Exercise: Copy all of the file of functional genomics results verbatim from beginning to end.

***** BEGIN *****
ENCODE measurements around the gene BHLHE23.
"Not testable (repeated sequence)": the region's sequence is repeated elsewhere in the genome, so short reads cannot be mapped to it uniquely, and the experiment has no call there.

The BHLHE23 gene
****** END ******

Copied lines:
ENCODE measurements around the gene BHLHE23.
"Not testable (repeated sequence)": the region's sequence is repeated elsewhere in the genome, so short reads cannot be mapped to it uniquely, and the experiment has no call there.

The BHLHE23 gene